Alejandro Monzon is a Sophomore interning in Chicago, Illinois at both Senator Dick Durbin’s office and Citizens for Rauner, Inc. Alejandro is a writer and senior editor for VPR, a member of a the Undergraduate Political Science Association, and a writer for The Hustler. He is majoring in public policy studies with a focus on regional stabilization. Although he thought he wanted to pursue a career in science, he now hopes to serve in the US Senate or another political office in the future. He noted that participating in both internships this summer has allowed him to recognize that he is partial to the campaign side of politics. Alejandro noted, “There’s just more of concrete accomplishment aspect [in] knocking on the doors of constituents.”
Fellow VPR contributor Cloe Anderson interviewed Alejandro to learn more about his internship experiences in Chicago.
CA: What does a day in the life look like?
AM: I would get up pretty early – 5:30 am – and get ready for work at the office. I would get on the train and head to the city. When I got there, it really varied as to what I would do. The interns usually got there before our assigned staffers so I would often take some time to read the news and prepare myself if there was anything that might attract phone calls to the office. My job was to handle any invitation the Senator received and input it into the scheduler’s calendar so she could decide which events Senator Durbin would attend. Most of my days were spent drafting regret letters because he would be in Washington. For two hours everyday I would be on the phone listening to constituents and taking their comments to see if there was anything we could do to help them.
AM: [My] internship at Citizens for Rauner, Inc. is much more relaxed. I go out for two hours three days during the week and knock on doors to ask voters about which issues are the most important to address in Illinois, which is obviously in pretty bad shape, right now. I get to know the voters and they get to know a little bit about issues. In general, it’s about taxes or the budget crisis that has plagued our state. Then on Saturdays, I go out for at least 4 hours, still just getting basic information about what troubles our voters.
CA: How did you find out about the internship?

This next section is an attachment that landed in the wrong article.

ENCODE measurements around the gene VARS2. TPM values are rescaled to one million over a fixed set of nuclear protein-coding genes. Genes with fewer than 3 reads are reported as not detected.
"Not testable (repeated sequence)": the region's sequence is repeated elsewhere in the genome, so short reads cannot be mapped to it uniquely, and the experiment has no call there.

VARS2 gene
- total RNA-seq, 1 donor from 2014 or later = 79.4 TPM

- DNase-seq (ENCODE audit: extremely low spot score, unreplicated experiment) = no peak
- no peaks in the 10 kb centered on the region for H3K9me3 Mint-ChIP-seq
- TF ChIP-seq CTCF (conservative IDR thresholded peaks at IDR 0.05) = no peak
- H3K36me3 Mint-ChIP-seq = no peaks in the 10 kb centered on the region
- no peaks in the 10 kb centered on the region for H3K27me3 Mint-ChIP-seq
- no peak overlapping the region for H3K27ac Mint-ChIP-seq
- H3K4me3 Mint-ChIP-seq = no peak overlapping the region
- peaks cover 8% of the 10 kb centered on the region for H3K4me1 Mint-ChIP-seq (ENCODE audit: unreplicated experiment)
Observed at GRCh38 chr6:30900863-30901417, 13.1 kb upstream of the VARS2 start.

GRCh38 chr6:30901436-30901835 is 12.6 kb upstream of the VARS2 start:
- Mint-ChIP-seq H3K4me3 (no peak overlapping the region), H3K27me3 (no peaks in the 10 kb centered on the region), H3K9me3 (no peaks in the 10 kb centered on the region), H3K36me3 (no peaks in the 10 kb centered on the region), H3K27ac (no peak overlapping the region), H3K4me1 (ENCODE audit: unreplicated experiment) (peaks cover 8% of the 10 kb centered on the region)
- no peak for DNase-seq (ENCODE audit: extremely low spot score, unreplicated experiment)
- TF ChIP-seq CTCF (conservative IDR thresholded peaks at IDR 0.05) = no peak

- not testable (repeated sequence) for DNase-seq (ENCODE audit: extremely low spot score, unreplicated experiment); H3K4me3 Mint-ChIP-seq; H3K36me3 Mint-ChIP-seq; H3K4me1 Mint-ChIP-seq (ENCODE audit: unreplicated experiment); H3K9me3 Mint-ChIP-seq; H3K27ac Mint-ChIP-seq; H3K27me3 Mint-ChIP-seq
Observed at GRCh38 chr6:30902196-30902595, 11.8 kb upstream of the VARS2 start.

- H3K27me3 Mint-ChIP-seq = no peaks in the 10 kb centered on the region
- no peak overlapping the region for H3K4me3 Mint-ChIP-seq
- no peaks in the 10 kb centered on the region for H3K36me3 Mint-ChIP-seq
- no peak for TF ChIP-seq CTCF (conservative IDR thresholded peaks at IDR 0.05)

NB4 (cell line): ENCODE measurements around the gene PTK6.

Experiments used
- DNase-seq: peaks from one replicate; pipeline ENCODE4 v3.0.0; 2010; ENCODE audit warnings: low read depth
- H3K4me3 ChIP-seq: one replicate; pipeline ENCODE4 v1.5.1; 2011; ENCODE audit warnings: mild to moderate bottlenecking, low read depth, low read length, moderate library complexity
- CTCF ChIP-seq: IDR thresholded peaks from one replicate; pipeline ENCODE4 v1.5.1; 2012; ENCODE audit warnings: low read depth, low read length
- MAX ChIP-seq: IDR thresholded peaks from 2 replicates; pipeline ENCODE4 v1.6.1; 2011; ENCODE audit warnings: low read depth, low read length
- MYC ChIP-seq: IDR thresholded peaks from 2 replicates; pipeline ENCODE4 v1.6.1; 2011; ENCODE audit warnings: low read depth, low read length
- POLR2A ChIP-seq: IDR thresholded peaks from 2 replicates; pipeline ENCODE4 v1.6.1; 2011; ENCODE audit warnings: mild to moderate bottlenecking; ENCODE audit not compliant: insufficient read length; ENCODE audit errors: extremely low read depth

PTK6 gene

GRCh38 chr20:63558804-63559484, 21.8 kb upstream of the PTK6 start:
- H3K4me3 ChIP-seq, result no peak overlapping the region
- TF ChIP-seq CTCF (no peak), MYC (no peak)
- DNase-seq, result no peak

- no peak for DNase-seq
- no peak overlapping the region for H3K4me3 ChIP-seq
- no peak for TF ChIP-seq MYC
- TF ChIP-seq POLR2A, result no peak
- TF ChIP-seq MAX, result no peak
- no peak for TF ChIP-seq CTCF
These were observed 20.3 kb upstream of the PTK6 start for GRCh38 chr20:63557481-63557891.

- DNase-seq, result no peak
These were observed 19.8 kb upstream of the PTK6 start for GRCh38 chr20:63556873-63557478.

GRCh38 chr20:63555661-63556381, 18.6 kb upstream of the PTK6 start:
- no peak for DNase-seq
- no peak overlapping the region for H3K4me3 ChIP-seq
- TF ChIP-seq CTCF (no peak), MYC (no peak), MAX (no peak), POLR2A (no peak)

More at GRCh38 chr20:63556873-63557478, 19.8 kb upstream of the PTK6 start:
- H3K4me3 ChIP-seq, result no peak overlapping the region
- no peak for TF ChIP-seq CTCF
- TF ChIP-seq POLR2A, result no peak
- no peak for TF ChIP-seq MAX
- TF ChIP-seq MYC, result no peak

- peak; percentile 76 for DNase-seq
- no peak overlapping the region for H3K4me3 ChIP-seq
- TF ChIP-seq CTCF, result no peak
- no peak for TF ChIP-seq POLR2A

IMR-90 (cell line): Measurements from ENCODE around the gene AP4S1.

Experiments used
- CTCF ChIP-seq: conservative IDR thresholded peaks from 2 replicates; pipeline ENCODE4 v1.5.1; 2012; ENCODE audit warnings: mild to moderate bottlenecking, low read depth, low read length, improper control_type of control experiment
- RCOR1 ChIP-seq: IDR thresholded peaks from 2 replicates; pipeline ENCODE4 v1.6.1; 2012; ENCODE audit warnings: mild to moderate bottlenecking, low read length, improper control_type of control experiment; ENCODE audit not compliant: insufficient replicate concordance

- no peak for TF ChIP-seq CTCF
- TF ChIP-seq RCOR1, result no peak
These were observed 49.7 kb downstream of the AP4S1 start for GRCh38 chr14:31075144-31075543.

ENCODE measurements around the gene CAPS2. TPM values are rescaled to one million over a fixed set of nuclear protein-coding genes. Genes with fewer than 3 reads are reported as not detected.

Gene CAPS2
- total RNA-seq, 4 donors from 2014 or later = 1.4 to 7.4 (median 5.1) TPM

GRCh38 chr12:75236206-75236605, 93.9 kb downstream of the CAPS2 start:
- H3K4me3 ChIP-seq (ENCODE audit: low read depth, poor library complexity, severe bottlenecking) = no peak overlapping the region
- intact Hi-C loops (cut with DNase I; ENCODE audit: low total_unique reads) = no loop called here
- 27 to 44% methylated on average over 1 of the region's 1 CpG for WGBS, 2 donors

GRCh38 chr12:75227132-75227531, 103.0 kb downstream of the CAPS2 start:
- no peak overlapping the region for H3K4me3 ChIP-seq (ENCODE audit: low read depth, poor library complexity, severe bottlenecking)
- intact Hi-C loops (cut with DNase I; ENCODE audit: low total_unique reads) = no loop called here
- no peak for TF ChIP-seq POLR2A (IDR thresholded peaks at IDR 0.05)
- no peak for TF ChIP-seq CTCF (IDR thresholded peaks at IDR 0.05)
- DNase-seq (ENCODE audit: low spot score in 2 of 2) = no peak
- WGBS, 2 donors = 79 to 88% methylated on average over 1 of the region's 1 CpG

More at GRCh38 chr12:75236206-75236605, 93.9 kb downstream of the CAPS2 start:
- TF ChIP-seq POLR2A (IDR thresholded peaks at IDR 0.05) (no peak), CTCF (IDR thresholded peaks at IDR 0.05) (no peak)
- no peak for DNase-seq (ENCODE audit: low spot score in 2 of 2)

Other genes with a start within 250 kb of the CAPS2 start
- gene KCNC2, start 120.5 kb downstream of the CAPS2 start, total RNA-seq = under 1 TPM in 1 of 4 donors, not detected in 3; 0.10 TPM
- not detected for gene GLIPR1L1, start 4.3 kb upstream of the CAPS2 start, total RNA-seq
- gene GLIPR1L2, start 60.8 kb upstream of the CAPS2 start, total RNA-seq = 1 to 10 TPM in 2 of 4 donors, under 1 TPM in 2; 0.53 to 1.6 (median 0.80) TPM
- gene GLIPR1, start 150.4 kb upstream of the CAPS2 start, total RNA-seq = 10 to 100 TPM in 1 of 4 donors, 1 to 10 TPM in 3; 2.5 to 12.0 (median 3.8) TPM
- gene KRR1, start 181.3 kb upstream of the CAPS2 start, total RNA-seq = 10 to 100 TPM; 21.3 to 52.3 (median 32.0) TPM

AM: [For Sen. Durbin’s office], self-research. I knew that I wanted an internship this summer, and Durbin is very well known in IL and the rest of the country. A few of the other interns at the office were jumping on to Democratic gubernatorial campaigns – they have a tough primary fight so they are really bulking up. I knew that I had nothing to do for the rest of the summer, so I reached out the Rauner Campaign and within a week, I was canvassing.
CA: What’s your favorite part of Chicago?
AM: Chicago is an amazing city. I’ve always had access to it, living in one of the collar counties. I loved being able to walk into the office and look out over Lake Michigan. All the different food options are amazing, especially in the Loop.
CA: What is the best part about working at your internships?
AM: Both internships gave me opportunities to meet and talk with local elected officials, from both sides of the aisle, and from Chicago and Dupage County.
CA: What advice would you give to someone looking to apply where you are currently working?
AM: Really have a love of government or politics. All the interns have such diverse backgrounds that there is no real hard set qualification to have. I will say that being able to clearly articulate policy points and be able to ace an interview are very important. Answering the phones really helps to sharpen that skill.
CA: It seems like Vanderbilt focuses a lot on the careers of people seeking to be business consultants or investment bankers. Do you think Vanderbilt does a good job of letting students interested in politics know of internship opportunities? What could they do to improve?
AM: I don’t think Vanderbilt does very well. I think that if you get into the right circles, like VPR, with others who have the same/similar passions, you find out about other internships by just talking with others. I feel that having all the students with political aspirations and backgrounds be able to sit down together or meet in a convention style forum a couple times a year would be very beneficial. Government and Politics are a totally different beast when it comes to internships and maybe having events specifically geared toward those would really help out.